What Every Real Estate Investor Ought to Know About Trust Agreement & Beneficial Ownership

What Every Real Estate Investor Ought to Know About Trust Agreement & Beneficial Ownership

Erwin and I have scheduled date nights weekly. 

It’s not easy to commit to these dates regularly.  

Putting it in our schedule is one thing, making time for each other and going on a real date is a different thing though. 

Stuff happens, last minute client request, kids’ commitment, etc. 

I was almost going to cancel it this Tuesday so that I could hang out with my friend instead, but I didn’t.  

We were more committed before COVID-19 lockdown, we fell off the wagon over the last few months. 

We somehow pulled it off for the last three weeks in a row.  (Big high five to ourselves for our commitment.)  

When we read the fairy tale stories to our kids, they usually end with “the princess and the prince live happily ever after.” 

I would always add to the ending that there is no such thing as happily ever after without work. 

We must put work into it for it to work, just like everything in this world. 

Just like using trust agreement and beneficial ownership to own properties in the corporation.  You need to put in some work to make the relationship work. 

BIG DISCLAIMER:  Before I dive into the nitty gritty, I want to tell you that I am not a lawyer.  I’m trying to explain a concept that we routinely use in the real estate world from a tax perspective.  Make sure you consult with a lawyer on how beneficial ownership works from a legal perspective. 

There are two types of ownership – legal ownership and beneficial ownership in Common Law. 

Legal ownership is the legal title.  If you own a property, your name is on title in the Land Registry.  Your name would appear on mortgage documents, utility bills and property tax bills.  Basically, on paper, you’re the owner of the property.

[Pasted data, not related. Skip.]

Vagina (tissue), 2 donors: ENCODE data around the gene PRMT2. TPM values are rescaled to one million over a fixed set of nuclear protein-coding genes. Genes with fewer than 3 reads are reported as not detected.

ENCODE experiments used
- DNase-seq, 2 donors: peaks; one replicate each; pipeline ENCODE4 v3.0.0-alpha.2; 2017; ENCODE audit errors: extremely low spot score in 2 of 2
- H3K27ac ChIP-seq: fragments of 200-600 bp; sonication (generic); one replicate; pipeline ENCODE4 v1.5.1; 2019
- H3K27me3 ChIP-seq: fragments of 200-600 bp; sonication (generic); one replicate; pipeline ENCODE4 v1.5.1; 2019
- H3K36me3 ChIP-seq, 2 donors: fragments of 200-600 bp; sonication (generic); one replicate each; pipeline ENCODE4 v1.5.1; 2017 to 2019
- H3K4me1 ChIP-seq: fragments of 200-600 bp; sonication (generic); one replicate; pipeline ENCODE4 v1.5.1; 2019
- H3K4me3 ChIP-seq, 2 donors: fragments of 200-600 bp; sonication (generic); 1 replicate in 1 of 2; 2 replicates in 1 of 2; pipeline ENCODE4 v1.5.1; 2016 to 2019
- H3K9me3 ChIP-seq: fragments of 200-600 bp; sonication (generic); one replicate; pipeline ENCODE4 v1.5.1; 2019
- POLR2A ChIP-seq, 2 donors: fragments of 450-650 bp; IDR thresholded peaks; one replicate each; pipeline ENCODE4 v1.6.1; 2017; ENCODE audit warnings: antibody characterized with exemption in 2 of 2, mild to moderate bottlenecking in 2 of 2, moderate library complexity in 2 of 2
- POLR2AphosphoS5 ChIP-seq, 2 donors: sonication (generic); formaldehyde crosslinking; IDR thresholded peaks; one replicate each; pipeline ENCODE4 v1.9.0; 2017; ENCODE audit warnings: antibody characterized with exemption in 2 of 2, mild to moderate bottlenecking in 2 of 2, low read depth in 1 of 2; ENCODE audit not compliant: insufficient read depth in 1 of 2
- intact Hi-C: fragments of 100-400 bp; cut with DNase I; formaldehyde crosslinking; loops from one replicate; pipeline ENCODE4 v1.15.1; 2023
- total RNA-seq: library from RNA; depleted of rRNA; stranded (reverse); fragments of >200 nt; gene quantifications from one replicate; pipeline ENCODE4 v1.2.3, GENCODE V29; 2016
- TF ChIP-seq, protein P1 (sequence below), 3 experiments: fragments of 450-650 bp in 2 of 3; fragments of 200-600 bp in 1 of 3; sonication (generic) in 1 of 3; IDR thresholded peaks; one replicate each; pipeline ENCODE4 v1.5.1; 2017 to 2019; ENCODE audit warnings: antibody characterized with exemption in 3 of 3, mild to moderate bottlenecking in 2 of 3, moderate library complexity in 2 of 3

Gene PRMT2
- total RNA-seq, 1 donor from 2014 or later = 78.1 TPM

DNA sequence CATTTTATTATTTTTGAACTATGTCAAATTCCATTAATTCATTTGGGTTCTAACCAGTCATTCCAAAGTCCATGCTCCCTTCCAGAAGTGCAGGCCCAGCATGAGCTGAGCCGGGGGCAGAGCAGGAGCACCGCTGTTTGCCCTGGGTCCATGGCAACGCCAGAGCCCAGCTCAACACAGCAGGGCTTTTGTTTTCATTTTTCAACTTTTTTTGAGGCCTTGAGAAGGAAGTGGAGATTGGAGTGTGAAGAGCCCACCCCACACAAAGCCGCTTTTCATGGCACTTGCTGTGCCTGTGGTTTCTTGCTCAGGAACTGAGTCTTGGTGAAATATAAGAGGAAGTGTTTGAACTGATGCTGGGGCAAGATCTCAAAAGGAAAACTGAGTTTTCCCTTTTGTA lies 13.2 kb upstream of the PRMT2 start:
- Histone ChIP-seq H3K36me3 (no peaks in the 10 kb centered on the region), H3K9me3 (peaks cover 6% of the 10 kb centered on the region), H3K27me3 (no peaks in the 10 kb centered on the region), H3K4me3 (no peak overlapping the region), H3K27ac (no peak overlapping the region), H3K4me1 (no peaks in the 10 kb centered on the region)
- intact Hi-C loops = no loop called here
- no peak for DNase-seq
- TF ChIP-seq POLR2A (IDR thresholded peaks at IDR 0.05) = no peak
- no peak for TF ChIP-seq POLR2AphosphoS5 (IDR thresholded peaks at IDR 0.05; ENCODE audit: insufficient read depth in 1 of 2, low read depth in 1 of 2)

It turns out, you don’t have to be the registered owner of a property, but you can still own the property. 

If you are the beneficial owner of a property, you have control of the property, get to use the benefit of the property and get to pay the bills related to the property. 

Beneficial owners are the real owners.  They are ultimately the natural person/persons that own and control the property. 

In many cases, legal owners = beneficial owners.  

Using your primary residence as an example, you purchase property in your name, you’re the legal owner.  You control the property, get to enjoy the use of the house, pay for the bill, you’re also the beneficial owner. 

In some rare cases in the real estate investment world, mostly for financing, joint venture and legal liability reasons, legal owners may not be the same as the beneficial owner. 

Many real estate investors find it to be more convenient to purchase properties in their personal names.  

The mortgage qualification process in your personal name is a lot easier compared to getting a mortgage in a corporation. Interest rates are higher for corporate mortgages.  Terms are not as favourable. 

But these investors would still like to take advantage of the tax planning flexibility offered by a corporation. 

So they take advantage of this beneficial ownership concept, also acknowledged by CRA, own properties in their personal names, but designate the beneficial owners as their corporations. 

In layman terms, legal owners = personal names.  Beneficial owners = corporation. 

The Legal owner signs a trust agreement declaring that the beneficial owner is the corporation. 

The Corporation reports all income and expenses, ownership and liability. 

The Corporation pays for the downpayment for the purchase of the property.  

The Corporation also receives all cash, pays all expenses, signs off on lease agreements. 

What’s the catch here?

Transactions involving trust agreements pose another layer of complexity in the real estate investing world. 

If the trust relationship is not properly executed, the CRA can deem that the relationship did not exist

Every step along the way must be properly executed and documented.  

Legal documents have to be done in the proper name, money must be deposited in the corporation bank account. 

If the CRA determines the corporation does not actually own the property, the individual taxpayer has to report all the years of income related to the property. 

Not good at all. 

If you’re considering owning properties in the corporation via trust agreement, make sure you consult with a knowledgeable accountant in this area. 

Better yet, own the properties directly in the corporation’s name and qualify for mortgage in the corporation’s name. 

Until next time, happy Canadian Real Estate Investing.

Cherry Chan, CPA, CA

Your Real Estate Accountant

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1 Comment
Jake Novis

Very interesting. Thanks for sharing!

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